Dar's Internet costs up 33%

Costs of Internet services in most cafes in Dar es Salaam Region have once again shot up despite government’s promise that the costs would go down.

The first increase was noted between January and April this year when the price hiked to between 700/- and 1500/- per hour.

Investigation done by this paper in some internet cafes in Mbagala and Mnazi Mmoja areas show that currently surfing for an hour at an internet café costs between 1500/- and 2000/- indicating a 33.3 percent increase.

Speaking to this paper, some of the internet café users said the price hike will deny them the services since they cannot afford to pay the high price.

“People like students or low income earners cannot afford to get the services in those cafes since prices have doubled,” said Shaban Maulid who resides in Buguruni.

He said the costs of internet services should be kept low to enable as many people as possible to access information.

“Last year we were told that once the fibre optic cable is ready the internet costs would go down. But this has not happened,” he said.

An internet café operator at Mnazi Moja, identified as Said Abdi said they have been compelled to raise the price after the internet service provider (ISP) levied higher fee.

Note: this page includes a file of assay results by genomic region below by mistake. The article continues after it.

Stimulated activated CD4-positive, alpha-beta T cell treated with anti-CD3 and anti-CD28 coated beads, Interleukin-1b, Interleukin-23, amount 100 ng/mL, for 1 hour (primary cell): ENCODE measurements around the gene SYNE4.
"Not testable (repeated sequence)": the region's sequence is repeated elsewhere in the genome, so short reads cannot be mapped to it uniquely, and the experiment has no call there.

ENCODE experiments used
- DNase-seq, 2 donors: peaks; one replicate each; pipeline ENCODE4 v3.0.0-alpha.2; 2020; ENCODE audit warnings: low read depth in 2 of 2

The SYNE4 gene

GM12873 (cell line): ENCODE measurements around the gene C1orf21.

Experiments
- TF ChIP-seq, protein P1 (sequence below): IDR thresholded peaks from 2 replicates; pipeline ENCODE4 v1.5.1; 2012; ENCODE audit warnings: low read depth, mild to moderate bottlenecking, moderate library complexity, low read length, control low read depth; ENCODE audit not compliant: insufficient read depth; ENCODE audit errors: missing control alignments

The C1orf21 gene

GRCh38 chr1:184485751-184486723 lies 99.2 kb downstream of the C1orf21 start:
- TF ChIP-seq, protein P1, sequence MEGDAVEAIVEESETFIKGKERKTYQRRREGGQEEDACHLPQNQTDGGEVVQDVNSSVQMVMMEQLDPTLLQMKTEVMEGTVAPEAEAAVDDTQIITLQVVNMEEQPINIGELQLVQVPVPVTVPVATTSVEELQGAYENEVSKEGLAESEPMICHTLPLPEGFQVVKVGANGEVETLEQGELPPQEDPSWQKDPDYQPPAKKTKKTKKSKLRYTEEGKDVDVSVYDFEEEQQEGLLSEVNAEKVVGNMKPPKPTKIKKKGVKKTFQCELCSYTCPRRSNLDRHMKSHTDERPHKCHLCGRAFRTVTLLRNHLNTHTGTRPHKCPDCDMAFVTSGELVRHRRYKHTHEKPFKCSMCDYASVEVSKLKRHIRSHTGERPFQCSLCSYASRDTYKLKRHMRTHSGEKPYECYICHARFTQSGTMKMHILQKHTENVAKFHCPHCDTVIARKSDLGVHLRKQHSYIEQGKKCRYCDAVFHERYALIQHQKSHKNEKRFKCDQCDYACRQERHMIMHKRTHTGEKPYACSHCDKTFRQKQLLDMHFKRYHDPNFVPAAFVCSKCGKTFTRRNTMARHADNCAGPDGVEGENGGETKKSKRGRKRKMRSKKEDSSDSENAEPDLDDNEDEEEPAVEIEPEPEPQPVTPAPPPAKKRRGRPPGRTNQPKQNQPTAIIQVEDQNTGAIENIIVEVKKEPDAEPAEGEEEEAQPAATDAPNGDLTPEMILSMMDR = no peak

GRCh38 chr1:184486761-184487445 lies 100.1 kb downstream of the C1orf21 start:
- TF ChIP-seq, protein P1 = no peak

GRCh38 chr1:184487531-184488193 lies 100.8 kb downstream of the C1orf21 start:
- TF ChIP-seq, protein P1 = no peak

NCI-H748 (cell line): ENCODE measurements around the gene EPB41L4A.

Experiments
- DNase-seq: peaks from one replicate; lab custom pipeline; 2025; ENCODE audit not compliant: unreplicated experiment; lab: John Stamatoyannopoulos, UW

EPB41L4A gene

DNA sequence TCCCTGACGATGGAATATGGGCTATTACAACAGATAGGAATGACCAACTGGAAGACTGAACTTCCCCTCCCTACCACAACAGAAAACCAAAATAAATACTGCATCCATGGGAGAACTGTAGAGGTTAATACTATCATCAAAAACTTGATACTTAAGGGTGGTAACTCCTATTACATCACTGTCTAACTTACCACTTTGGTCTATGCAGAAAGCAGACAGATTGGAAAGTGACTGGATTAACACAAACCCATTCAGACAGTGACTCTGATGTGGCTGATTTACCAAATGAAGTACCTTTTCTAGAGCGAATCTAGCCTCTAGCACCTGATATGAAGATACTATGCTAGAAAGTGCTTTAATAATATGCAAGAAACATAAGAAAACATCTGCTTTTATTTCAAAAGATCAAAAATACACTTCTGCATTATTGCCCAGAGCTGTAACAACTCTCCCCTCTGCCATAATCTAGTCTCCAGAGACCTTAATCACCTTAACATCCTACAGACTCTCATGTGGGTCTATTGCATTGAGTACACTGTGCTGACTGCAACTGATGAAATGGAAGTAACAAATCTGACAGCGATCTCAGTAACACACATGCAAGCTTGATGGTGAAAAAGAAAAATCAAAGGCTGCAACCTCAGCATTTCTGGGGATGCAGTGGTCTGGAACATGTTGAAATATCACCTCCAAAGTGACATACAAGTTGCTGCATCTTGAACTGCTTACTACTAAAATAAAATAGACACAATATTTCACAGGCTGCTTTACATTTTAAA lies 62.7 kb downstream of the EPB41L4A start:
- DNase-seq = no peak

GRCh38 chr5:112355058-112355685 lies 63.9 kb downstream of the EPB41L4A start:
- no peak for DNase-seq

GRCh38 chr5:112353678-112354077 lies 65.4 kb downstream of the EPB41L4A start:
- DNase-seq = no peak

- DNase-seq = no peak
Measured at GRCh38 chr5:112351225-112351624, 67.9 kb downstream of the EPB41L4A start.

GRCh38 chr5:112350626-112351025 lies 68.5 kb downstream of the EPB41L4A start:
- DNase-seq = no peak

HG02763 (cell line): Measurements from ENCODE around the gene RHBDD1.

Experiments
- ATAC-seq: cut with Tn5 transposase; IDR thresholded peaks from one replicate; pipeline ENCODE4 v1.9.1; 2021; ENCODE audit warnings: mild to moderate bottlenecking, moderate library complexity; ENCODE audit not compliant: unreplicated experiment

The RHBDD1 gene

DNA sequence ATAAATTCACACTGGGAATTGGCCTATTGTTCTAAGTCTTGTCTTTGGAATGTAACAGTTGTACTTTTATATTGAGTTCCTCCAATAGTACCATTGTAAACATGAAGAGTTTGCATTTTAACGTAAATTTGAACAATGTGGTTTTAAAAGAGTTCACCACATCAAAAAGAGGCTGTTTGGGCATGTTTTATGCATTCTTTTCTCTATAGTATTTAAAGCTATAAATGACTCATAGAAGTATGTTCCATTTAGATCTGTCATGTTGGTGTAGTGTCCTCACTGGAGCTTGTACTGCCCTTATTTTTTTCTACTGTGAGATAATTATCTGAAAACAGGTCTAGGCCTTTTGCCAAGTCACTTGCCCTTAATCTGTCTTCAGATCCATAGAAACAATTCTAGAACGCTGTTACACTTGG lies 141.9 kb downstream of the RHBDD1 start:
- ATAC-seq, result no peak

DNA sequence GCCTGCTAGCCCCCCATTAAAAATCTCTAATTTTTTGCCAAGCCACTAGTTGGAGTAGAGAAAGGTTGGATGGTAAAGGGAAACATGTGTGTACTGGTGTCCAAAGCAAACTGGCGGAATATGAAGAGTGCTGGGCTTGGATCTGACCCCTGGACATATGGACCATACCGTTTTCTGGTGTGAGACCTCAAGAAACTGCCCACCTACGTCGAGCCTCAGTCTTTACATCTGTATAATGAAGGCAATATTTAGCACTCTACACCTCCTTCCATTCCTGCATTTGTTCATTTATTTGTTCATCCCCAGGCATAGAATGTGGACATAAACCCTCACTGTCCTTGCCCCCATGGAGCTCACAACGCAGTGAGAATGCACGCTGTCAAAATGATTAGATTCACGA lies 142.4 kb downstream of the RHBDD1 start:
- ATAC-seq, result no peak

“When our ISP hikes its price we are also forced to increase the price for our end user customers,” he said.
Last moth, the Tanzania Telecommunication Company (TTCL) said internet charges would go down because it had cut tariffs on data services by up to 100 per cent.

The TTCL Acting Head of Product Development, Issaya Ernest, was quoted as saying effective last August the wholesale price of a bundle what formerly sold for USD 900 (1.5m/-) would now be available for only USD450 per month.

Likewise, the company’s 256 Mbps broadband line that initially fetched 30, 000/- per month for retail customers has gone up to 512Mbps and is made available at 40, 000/-.

“These changes will benefit more than 40,000 TTCL Internet users in the country including corporate customers connected to the national fibre optic cable,” he said.

The decision, according to Ernest, stems from the company’s commitment to play a leading role in turning Tanzania into an international hub for Information and Communication Technology (ICT) infrastructure and solutions.
Source: The Guardian, reported from Dar es Salaam, Tanzania
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